Today, those rooms are silent. The global health crisis has emptied out the galleries and closed the doors of our creative spaces. Most of the arts institutions in Jersey City work on thin margins. Even in good times, it’s difficult to keep galleries solvent. Frozen in place and with few ways to act, local curators face an unprecedented challenge.
“One Year After,” a retrospective exhibition that will be on view at the Art House Gallery through the end of March, places those simpler works in the company of others that aren’t quite so guileless and establishes Manzueta as a painter of considerable breadth and talent — more than just our homegrown answer to Daniel Johnston.
JC Fridays stands as our quarterly reminder that Jersey City is a visual arts town. It’s what we do well, and it’s a comparative advantage the city has over other municipalities in the Garden State (and beyond). We love to look at pictures and sculptures and photographs and off-the-wall installations. The annual Jersey City Art and Studio Tour turns the entire town into a giant open gallery. While there are plenty of other cultural events on the calendar, JCAST feels like the anchor of local culture.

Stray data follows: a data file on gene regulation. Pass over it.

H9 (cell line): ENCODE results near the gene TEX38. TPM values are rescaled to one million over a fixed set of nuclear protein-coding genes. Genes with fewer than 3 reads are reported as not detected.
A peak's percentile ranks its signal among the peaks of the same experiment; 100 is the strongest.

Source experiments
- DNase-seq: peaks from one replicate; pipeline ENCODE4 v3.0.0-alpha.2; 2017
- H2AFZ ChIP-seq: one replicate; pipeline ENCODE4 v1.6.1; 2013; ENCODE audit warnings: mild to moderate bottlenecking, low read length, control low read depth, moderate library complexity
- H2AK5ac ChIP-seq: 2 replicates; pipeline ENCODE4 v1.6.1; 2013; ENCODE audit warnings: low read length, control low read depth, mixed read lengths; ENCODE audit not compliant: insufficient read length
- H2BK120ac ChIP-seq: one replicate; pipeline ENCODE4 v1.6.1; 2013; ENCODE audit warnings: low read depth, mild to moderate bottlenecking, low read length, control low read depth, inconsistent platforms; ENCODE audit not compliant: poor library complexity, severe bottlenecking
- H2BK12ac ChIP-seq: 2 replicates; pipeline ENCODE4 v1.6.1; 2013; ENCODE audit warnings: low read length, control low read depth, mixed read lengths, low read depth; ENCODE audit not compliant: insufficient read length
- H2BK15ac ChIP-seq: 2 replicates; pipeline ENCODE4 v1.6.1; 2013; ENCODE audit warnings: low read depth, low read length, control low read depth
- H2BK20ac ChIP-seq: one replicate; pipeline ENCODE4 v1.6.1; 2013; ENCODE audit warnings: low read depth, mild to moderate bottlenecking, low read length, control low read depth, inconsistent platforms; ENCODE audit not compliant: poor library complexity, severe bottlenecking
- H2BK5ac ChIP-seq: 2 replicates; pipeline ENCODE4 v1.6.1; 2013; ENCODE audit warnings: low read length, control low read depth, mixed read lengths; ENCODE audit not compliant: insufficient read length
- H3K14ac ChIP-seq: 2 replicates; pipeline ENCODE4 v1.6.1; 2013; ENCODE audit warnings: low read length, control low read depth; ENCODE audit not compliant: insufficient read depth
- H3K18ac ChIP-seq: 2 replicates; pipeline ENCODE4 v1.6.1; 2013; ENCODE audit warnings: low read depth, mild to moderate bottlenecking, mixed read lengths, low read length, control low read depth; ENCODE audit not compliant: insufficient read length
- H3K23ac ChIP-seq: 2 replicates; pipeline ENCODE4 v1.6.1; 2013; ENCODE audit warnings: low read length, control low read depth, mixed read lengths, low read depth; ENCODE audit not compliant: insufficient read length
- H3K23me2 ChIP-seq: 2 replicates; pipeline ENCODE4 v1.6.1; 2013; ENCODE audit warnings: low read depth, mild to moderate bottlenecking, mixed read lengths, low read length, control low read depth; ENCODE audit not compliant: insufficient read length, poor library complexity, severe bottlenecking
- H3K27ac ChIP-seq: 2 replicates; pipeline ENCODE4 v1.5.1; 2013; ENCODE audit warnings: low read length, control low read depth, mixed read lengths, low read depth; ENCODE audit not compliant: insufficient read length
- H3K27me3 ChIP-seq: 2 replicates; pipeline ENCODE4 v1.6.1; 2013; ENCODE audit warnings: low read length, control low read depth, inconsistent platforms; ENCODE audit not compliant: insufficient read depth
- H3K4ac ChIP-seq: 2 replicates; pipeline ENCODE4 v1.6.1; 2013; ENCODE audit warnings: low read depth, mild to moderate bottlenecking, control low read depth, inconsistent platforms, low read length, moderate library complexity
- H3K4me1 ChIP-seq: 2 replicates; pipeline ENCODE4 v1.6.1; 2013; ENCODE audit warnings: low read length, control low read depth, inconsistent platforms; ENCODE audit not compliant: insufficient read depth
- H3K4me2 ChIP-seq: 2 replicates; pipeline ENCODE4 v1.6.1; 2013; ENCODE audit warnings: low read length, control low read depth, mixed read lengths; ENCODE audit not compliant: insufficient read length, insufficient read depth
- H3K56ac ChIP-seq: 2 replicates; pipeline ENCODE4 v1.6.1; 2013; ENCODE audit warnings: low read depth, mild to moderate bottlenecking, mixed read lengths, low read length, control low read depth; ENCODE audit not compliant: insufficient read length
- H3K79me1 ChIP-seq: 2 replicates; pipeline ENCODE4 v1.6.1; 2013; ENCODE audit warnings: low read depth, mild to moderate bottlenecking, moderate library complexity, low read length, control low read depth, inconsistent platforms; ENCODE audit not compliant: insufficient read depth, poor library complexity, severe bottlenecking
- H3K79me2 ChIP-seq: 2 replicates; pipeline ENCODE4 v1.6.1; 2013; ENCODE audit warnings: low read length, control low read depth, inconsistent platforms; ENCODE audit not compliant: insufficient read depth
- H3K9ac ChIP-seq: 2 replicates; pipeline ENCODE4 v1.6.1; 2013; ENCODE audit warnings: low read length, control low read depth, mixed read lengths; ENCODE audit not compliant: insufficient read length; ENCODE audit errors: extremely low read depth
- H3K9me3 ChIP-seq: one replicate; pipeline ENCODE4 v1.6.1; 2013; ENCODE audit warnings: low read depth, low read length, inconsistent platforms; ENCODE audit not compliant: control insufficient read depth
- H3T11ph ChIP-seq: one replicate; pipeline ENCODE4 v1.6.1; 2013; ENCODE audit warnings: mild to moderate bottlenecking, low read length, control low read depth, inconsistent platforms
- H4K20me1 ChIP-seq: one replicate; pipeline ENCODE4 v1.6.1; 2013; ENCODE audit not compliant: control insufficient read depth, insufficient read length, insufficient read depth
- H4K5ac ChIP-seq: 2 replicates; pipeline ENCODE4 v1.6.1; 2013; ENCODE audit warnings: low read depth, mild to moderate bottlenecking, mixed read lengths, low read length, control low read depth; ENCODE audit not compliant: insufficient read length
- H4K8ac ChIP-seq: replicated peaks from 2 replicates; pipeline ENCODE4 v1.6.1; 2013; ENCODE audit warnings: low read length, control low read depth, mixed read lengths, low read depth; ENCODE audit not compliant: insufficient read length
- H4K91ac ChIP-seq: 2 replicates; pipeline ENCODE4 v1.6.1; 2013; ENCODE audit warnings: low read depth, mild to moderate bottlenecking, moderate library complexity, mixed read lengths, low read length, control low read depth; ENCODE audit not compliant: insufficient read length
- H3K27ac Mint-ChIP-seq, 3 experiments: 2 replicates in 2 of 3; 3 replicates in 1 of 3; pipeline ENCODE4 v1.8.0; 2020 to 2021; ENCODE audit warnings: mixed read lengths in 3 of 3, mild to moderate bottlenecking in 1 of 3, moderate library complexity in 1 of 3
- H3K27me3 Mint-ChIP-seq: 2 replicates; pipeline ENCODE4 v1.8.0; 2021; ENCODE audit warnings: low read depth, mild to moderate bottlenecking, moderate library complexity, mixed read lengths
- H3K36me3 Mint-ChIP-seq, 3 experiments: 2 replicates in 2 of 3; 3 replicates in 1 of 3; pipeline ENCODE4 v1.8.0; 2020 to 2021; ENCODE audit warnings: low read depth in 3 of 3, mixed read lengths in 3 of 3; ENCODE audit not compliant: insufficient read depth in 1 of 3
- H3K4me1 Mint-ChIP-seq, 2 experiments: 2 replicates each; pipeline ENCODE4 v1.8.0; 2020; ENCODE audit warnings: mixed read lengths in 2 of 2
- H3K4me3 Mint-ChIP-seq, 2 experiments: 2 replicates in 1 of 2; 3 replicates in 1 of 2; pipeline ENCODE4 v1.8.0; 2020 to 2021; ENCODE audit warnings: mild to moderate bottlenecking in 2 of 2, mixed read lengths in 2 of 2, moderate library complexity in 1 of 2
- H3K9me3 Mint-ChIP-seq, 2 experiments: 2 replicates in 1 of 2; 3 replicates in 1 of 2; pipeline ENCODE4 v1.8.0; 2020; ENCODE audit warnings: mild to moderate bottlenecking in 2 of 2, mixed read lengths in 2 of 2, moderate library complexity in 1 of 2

But in practice, JC Fridays is a visual arts celebration and a quarterly echo of the annual Artist Studio Tour that has defined the cultural life in this town for decades. There are more art openings and gallery events listed on the JC Fridays site than all other options put together. This means it’s a fine excuse to run all over Jersey City, taking in as much visual art as you can stand.
From these elements, Lay has conjured something subtly familiar and maybe even deeply human. Lay calls many of these images “digital mandalas,” and many of them do display the symmetry and the near-tessellated quality associated with traditional Indian art. Modern mandalas are often used as relaxation tools, but for centuries they were associated with devotional practice. Here, the Buddha is gone missing, replaced by a microchip.